Writing a book is hard. Getting published is hard. Most writers (myself included) have several manuscripts that will never see the light of day, and enough rejection letters to wallpaper the entire house. And so when Martina and Lisa asked me to join them for the Compulsion for Writing Party, I immediately said yes. I love the idea of encouraging and supporting other writers. And like Martina and Lisa, I have thought about throwing in the towel on this whole writing business, and am very glad that I didn’t!
Why did I keep writing? Because I am a writer. I am not a writer because I am published. Being published was a dream come true, but even if someone could tell me for certain that I would never be published again (and I hope that’s not true!), I would still keep writing. Publication is the goal of many writers, but it isn’t why we write.
Publishing is a business. Writing is not a business. It is a passion. It is a compulsion.
We write because we can’t not write.
How do you know if you’re a writer? Writers wake up in the middle of the night when a story hits them – or they finally know how to resolve a dilemma or a plot twist. Writers listen to the voices inside of their head – characters shouting at us tell my story! Writers talk to their family and friends about an idea or a character until those people’s eyes literally glaze over. And writers write. They sit down with a notebook, pen perched in hand, or at the computer and bang away at the keyboard, staying up late into the night or getting up in the wee hours of the morning, skipping gatherings and favorite shows because they just need to finish that scene.
About a year and a half ago, I had an idea for a novel. As I walked the dog, these two characters kept talking to each other in my mind – arguing, no less. When I closed my eyes at night I saw images of a fog-covered lake and a dark impenetrable forest. I dreamt about it. I talked about it. I drew (well, scribbled) it. I simply had to write it.
I discussed it with my agent, and she told me that a fantasy novel would be hard to sell. She wanted me to write a different kind of book in a different genre which was highly in demand. I put aside the fantasy, and tried to write that book. But my heart wasn’t in it. It was a chore. Usually when I work on a manuscript I can’t wait to find time to write. I go through my day, eager to finish work and whatever else I need to do and eek out time at my laptop. Instead I was folding laundry and vacuuming, because I didn’t want to work on that book. I hate laundry and vacuuming.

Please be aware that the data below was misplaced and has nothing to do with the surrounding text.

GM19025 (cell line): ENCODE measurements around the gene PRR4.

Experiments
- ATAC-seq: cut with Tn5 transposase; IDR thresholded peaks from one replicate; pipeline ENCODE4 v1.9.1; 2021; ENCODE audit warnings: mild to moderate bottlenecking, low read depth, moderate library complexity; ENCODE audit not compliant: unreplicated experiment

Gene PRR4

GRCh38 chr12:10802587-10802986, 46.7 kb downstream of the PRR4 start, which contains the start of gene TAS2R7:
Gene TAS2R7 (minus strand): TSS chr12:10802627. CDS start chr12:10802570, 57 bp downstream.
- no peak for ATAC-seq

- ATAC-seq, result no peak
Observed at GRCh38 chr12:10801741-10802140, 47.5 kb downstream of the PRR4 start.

Months went by. My house had never been cleaner, but I had written very few pages. I started to wonder – am I really a writer? Wouldn’t a real writer be able to write in any genre? I went back to my WIP and took another look at it. Maybe it wasn’t as bad as I remembered. It wasn’t. It was worse. If I wasn’t excited about my manuscript, how could I expect a reader to be? How could I finish it?
And then I had an epiphany. I needed that love of writing, that passion, to spend the hours upon hours required to finish and revise a novel. If I didn’t have it, I couldn’t do it. I sat down and started working on the book that I wanted to write. The story that filled my head. I talked to my agent, who was kind and supportive, but again told me she didn’t think she could sell it, but she would try. I realized that if she wasn’t excited about my book, she couldn’t possibly sell it.
Terrified, I thanked my wonderful agent for all she had done for me and terminated my contract. I went from being agented back to square one, even knowing how long it had taken me to find an agent the first time around.
But I kept working on that fantasy novel. I sent it to my fabulous critique partner and wonderful writing group. I revised, and revised, and revised. Was it hard? YES! Did I love it? YES! (Well, mostly yes. I could not whip one pesky character into shape until draft 7 or 8.) I wrote it knowing it might never be published or maybe even agented. But I was okay with that. I’ve grown as a writer through the writing, and as Madeleine L'Engle, author of A Wrinkle in Time once said, “You have to write the book that wants to be written.”
I finished revising Uncharted and sent out a dozen queries. Within a couple of weeks I had an offer of representation from Amaryah Orenstein, who recently left the Laura Gross Agency to establish her own boutique firm, GO Literary. We talked on the phone for over an hour, and she loved the manuscript. She “got” my writing. We talked about genres and trends and my current fantasy WIP. I felt confident that she would be my toughest critic and my fiercest champion. (And, if that wasn’t enough, she’s a very lovely person!) I am thrilled to announce that I accepted her offer, and look forward to going out on submission soon.
But, no matter what my future holds, I will keep writing, because I am a writer.
If you’re a writer, and you need some encouragement, or you want to give some, please join us at our There will be fabulous prizes, including agent and author critiques, but more importantly it’s a really nice place to share an inspirational quote or thought or story. My prize package will be yummy chocolate and tea, gourmet treats, a big mug, a pretty journal, a gift card and I will read and comment on 3 chapters of a manuscript. In addition, my lovely agent, Amaryah Orenstein, will read and comment on a query and the first 10 pages on a manuscript.
Thanks for reading my compulsion for writing story. What’s yours? Put it up on the Facebook event page anytime between now and October 22nd to be entered to win!